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8 experts on why the Paul Manafort jury doesn’t have a verdict yet — and what it might mean

“You could speculate that there’s some dynamic involving a holdout, but the better fit with the facts is that they’re just moving through methodically.”

Paul Manafort arriving at a Washington, DC court hearing in June 2018.
Paul Manafort arriving at a Washington, DC, court hearing in June 2018.
Mark Wilson/Getty Images
Emily Stewart covers business and economics for Vox and writes the newsletter The Big Squeeze, examining the ways ordinary people are being squeezed under capitalism. Before joining Vox, she worked for TheStreet.

If it feels like the jury in Paul Manafort’s trial is taking forever to reach a verdict, actually, it’s not. This is how long you’d expect them to take, despite the defense’s claims that extended deliberations and the jury’s questions are a good sign.

Jurors headed home on Friday (they weren’t sequestered) without reaching a verdict after two days of deliberations, frustrating onlookers eager for answers in the highest-profile development yet in special counsel Robert Mueller’s Russia investigation. Manafort, the former campaign chair for President Donald Trump, has been charged on 18 total counts. They include bank fraud, bank fraud conspiracy, false income tax returns, and failure to report foreign bank or financial assets, and has pleaded not guilty to all of them. Trump on Friday told reporters he believes the “whole Manafort trial is very sad.”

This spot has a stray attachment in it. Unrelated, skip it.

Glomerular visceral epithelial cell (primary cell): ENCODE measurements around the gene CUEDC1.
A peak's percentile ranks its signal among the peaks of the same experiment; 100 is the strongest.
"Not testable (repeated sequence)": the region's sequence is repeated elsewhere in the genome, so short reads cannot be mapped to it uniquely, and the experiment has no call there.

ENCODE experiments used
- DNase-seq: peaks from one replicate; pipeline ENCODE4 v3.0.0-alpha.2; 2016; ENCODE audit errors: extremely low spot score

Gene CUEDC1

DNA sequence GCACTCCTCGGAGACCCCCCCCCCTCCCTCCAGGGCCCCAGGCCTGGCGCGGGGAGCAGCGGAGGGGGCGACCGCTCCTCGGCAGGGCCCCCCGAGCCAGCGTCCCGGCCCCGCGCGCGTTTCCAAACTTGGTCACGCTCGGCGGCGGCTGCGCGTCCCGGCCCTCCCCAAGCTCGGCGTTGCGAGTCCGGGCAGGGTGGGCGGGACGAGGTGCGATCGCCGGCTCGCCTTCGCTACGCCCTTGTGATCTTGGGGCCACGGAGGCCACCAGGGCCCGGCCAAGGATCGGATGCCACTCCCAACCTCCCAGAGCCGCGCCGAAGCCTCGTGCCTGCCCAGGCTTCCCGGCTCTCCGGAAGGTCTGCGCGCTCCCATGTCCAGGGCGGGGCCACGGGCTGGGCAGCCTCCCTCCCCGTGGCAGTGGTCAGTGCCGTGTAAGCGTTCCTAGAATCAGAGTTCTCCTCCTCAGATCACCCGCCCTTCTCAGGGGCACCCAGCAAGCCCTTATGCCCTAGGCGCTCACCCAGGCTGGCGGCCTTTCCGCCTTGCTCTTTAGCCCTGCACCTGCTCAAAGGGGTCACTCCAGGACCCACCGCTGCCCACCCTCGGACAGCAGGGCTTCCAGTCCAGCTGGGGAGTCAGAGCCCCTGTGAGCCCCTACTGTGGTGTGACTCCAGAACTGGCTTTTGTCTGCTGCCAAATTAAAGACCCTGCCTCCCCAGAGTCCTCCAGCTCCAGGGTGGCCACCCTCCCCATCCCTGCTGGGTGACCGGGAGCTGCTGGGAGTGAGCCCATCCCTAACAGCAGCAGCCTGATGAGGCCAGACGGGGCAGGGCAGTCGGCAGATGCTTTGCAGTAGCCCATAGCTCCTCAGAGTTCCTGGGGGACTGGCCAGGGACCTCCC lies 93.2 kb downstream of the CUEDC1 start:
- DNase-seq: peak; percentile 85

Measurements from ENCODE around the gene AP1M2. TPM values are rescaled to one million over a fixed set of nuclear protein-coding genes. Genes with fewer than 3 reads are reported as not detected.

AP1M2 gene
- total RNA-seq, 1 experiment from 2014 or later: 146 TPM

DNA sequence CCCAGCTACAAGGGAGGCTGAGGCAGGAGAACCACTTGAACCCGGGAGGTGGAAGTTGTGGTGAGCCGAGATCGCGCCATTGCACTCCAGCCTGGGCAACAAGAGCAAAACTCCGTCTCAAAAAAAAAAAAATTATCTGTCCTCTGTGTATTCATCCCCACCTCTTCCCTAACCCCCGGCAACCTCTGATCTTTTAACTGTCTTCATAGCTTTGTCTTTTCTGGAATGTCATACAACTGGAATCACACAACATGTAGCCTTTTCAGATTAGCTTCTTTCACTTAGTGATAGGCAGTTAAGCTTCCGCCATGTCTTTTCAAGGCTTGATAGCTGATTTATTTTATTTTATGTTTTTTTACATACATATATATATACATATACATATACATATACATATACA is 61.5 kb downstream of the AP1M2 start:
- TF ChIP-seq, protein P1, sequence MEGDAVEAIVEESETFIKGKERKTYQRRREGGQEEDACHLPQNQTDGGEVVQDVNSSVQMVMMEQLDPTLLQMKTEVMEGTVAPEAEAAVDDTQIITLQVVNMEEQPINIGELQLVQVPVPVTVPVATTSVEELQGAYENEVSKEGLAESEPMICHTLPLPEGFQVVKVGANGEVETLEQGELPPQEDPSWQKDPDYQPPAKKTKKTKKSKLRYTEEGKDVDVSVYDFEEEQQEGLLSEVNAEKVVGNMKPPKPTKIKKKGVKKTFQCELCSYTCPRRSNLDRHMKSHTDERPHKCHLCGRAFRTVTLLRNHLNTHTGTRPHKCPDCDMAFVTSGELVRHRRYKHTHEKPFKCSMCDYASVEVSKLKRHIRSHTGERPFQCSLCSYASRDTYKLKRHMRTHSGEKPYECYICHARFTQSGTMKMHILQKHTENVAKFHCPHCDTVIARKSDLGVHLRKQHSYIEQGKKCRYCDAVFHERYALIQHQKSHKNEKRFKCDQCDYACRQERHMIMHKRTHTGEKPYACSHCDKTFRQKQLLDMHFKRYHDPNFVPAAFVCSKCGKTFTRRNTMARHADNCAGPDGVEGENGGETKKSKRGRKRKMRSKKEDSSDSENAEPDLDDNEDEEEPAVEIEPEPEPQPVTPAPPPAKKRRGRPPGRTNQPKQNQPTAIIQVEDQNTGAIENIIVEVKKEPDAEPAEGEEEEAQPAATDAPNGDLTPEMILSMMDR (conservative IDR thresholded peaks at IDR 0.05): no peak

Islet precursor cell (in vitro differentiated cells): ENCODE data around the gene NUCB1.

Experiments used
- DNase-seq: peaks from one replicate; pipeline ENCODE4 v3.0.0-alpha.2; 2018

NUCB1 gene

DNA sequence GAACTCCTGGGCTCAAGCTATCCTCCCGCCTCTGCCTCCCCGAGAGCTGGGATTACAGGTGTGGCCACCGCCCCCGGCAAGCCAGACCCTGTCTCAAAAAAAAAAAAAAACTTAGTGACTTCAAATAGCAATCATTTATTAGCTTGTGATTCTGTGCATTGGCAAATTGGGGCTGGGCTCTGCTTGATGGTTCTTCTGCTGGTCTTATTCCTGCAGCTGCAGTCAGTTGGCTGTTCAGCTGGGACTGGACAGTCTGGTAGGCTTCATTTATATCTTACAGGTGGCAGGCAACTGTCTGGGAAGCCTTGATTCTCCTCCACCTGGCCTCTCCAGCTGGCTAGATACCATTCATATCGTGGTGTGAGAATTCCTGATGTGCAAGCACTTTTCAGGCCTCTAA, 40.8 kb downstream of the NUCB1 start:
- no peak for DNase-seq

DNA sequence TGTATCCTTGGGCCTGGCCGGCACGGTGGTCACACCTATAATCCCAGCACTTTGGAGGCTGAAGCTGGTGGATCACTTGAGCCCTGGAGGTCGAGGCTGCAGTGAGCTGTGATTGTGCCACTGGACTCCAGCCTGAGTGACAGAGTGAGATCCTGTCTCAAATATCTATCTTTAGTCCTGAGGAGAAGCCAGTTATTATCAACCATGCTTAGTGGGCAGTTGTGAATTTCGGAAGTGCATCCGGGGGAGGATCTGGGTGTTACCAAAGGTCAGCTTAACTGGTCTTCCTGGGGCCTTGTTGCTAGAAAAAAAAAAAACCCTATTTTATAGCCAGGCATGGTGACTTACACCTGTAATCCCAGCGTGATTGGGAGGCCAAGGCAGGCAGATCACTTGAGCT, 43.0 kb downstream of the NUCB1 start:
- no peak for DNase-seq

Thus far, it’s been hard to glean what, if anything, is happening in jury deliberations. Even the names of the people deliberating are unknown: US District Court Judge T.S. Ellis III, who is overseeing the trial, on Friday expressed surprise that the case would “incite this emotion” and said he has received “threats” related to the case, expressing concern that something similar might happen to the jury if its members’ names are revealed.

Here’s what we do know: The jury asked Ellis four questions on their first day of discussions, and the judge answered two.

So as we wait, I asked eight lawyers what it might mean that the Manafort jurors are taking so long. Their answer, by and large, was that they aren’t.

“Probably means nothing,” Shira Scheindlin, a former United States district judge in the Southern District of New York, told me. “Most juries are very meticulous. Bank fraud and tax fraud are complex statutes and involve unfamiliar concepts. They are not in the everyday experience of jurors.”

Jens David Ohlin, vice dean and law professor at Cornell Law School, said the jury continuing to deliberate likely means they’re not super close to a verdict — but he pointed out that there are a lot of charges against Manafort for him to just walk away. “Manafort was charged with multiple counts of multiple charges, thus increasing the mathematical likelihood of a conviction on at least some counts,” he said.